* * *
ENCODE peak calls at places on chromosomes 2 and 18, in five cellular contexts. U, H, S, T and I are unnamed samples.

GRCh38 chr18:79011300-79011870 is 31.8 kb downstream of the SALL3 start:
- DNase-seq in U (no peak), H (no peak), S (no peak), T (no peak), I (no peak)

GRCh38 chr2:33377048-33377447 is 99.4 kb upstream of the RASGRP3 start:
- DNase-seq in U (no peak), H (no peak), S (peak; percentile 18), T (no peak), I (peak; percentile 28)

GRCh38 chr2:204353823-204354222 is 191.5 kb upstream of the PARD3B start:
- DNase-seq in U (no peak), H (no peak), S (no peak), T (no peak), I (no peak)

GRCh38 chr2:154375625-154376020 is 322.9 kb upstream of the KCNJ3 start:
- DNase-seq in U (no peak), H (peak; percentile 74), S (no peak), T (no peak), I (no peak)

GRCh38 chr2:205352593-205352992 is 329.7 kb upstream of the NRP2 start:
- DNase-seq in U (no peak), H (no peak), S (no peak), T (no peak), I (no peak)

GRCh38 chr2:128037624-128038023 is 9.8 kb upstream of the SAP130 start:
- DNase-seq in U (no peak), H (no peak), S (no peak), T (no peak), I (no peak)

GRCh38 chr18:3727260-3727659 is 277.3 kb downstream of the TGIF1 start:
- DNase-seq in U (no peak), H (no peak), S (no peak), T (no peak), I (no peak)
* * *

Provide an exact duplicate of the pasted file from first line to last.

ENCODE peak calls at places on chromosomes 2 and 18, in five cellular contexts. U, H, S, T and I are unnamed samples.

GRCh38 chr18:79011300-79011870 is 31.8 kb downstream of the SALL3 start:
- DNase-seq in U (no peak), H (no peak), S (no peak), T (no peak), I (no peak)

GRCh38 chr2:33377048-33377447 is 99.4 kb upstream of the RASGRP3 start:
- DNase-seq in U (no peak), H (no peak), S (peak; percentile 18), T (no peak), I (peak; percentile 28)

GRCh38 chr2:204353823-204354222 is 191.5 kb upstream of the PARD3B start:
- DNase-seq in U (no peak), H (no peak), S (no peak), T (no peak), I (no peak)

GRCh38 chr2:154375625-154376020 is 322.9 kb upstream of the KCNJ3 start:
- DNase-seq in U (no peak), H (peak; percentile 74), S (no peak), T (no peak), I (no peak)

GRCh38 chr2:205352593-205352992 is 329.7 kb upstream of the NRP2 start:
- DNase-seq in U (no peak), H (no peak), S (no peak), T (no peak), I (no peak)

GRCh38 chr2:128037624-128038023 is 9.8 kb upstream of the SAP130 start:
- DNase-seq in U (no peak), H (no peak), S (no peak), T (no peak), I (no peak)

GRCh38 chr18:3727260-3727659 is 277.3 kb downstream of the TGIF1 start:
- DNase-seq in U (no peak), H (no peak), S (no peak), T (no peak), I (no peak)